The suspension mounting has an intrinsic angle of balanced forces for the camera tilt angle depending on the length of the cable ties from the saddling point over the camera. Compared to the horizontal setup in the picture on the right, for the tilting of 16 degrees, pictured on the left, the zip ties are pre-bent about 4mm rearward. In either case, the zip ties are pre-bent at 2 points 3mm apart to form the smooth saddle. This saddling point needs 2-3 trials of mounting to figure out a good location.

The FPV camera is mounted the same way as the original IoT craft build. The helicopter physics dictates that the craft hovers with a banking angle of about 4 degrees, and the FPV camera should counter the angle as pictured below on the left. The 5.8GHz NTSB/PAL TV transmitter antenna is tested with two positions, and the vertical position as less blocking of the line of sight of the TV signal. 
The TBS Unity VTX, either pro or pro32 nano, comes with a set of 4 wires about 9cm long. And the power tapping scheme is shown below. And the result is the video on the right. The resulting video used Gyroflow to compensate for craft vibrations and stabilize the footage.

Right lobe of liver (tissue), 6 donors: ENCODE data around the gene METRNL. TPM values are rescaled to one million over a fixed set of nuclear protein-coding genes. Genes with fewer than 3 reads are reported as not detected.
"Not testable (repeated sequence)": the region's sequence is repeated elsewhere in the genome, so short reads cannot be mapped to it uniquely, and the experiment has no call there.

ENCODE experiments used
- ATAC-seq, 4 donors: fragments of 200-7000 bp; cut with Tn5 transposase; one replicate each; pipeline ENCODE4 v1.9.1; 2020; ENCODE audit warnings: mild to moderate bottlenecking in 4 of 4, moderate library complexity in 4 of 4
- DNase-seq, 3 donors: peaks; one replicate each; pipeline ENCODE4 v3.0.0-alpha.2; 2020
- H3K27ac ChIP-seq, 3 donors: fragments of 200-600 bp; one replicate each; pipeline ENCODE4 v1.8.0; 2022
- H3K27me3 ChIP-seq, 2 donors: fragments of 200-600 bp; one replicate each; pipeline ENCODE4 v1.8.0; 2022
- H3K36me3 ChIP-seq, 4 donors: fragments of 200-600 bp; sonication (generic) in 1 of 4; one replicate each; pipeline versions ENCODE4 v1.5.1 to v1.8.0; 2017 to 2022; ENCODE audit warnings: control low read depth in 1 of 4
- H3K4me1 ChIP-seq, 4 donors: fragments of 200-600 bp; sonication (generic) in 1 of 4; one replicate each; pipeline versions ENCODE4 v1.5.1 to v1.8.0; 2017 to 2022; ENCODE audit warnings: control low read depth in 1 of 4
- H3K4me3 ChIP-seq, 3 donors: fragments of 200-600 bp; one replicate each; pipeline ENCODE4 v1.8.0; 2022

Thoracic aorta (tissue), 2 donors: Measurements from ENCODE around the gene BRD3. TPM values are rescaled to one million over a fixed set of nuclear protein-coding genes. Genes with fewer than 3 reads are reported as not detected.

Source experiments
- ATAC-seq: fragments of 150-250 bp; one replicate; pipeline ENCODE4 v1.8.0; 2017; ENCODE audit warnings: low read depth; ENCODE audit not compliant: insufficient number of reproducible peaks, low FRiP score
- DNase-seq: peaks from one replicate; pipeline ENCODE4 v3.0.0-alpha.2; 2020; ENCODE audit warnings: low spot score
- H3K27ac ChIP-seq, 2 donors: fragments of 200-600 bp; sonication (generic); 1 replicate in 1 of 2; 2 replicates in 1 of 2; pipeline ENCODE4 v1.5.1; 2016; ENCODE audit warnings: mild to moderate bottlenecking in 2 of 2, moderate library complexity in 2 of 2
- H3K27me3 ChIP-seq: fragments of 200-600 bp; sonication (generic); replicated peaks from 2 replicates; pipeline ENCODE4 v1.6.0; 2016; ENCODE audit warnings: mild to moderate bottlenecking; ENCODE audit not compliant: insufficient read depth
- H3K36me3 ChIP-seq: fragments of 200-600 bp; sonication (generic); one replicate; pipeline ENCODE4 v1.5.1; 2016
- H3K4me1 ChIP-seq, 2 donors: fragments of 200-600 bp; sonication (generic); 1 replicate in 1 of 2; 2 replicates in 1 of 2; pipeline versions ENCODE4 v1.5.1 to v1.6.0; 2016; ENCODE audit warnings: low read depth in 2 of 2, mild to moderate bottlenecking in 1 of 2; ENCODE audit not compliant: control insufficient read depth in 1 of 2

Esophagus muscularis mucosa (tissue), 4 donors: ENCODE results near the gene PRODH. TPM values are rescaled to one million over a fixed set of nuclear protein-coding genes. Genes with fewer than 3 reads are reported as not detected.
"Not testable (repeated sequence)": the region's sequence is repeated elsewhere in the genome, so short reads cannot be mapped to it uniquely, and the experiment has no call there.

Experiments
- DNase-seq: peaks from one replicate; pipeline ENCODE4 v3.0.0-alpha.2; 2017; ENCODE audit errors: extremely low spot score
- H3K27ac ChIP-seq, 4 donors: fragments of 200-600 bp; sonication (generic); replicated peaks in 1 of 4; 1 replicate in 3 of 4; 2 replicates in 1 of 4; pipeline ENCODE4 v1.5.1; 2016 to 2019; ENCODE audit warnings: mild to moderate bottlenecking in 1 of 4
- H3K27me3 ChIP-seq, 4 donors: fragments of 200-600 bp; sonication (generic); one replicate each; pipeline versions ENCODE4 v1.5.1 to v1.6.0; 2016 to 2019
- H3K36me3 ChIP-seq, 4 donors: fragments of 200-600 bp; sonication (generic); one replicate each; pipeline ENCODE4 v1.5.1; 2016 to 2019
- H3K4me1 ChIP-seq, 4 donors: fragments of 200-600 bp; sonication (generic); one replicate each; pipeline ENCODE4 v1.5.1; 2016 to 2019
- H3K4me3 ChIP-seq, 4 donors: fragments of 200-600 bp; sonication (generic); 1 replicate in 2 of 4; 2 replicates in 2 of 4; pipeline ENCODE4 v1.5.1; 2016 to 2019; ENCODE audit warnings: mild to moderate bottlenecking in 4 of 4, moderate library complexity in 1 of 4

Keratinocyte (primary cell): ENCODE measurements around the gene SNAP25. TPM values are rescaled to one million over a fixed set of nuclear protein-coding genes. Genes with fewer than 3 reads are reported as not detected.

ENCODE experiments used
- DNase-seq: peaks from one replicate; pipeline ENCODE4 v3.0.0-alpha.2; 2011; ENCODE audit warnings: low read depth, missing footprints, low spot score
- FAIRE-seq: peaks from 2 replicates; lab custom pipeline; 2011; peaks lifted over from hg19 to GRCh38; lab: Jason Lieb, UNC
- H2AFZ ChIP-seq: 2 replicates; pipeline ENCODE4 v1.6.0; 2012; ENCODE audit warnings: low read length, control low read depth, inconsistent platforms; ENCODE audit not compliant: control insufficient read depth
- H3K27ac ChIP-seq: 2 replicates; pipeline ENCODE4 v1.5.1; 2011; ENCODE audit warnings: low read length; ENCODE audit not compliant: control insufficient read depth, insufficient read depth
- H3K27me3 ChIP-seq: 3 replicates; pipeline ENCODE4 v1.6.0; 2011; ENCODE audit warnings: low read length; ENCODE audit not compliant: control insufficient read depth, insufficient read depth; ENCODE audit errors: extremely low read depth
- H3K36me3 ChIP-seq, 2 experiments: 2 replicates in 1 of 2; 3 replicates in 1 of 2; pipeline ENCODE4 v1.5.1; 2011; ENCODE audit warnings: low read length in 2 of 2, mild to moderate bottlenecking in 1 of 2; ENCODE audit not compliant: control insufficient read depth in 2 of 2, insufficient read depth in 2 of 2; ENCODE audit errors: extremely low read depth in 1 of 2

The non-shielded, high power TBS Unity Pro VTX has oscillation problem with impedance changes on terminal points. As discussed by youtubers and pictured below, 
. The solution is to bend the wiring out of the terminal points to tune the impedance, as pictured below with verification.
The 5.8GHz has less than half the wavelength of 2.4GHz, and hence the small radius of the bend can modify the impedance effectively. Also shown in the tuning picture above on the left is the sharing of the VTX power with servos. It showed that sharing power with servos is not the source of the oscillation.

Hardware Modification

To start out, for 230S fuselage,
the zip tie for main motor
needs pre-bending and pre-
twisting to make the section
on the top stay vertical during
installation, as pictured.
The Align grips don't have thrust bearing. They have less crash resistance because the radial bearing is stress pre-loaded before impact, so the impact is more damaging to the radial bearing than with Oxy2 grips. Also the feathering friction is larger with Align grips with memory retaintion, so Ki is higher at 136 to overcome retention. Oxy2's grips' thrust bearings are pictured here.
The following diving video is with alternative Align main rotor grips (but with Oxy2 blades). The good dive was not reproducible consistently as the Oxy2 grips.

Canted Tail Rotor Solving Punch Pullback 

The helicopter's tail rotor is not centered up on the rotation plane of the main rotor. It creates a small right-roll torque the craft, and the gyroscopic precession makes the craft tilt backward and fly backward. The parasistic torque increase as the throttle increases. The result is craft fly-away when high throttle is used without other corrective measures. The actual fly-away video footage shows craft flying over roads, people, which was unlawful. It is only resolved when throttle is lowered. In a high-wind day, the throttle may need to be kept high through out the flight, and that causes the fly-away.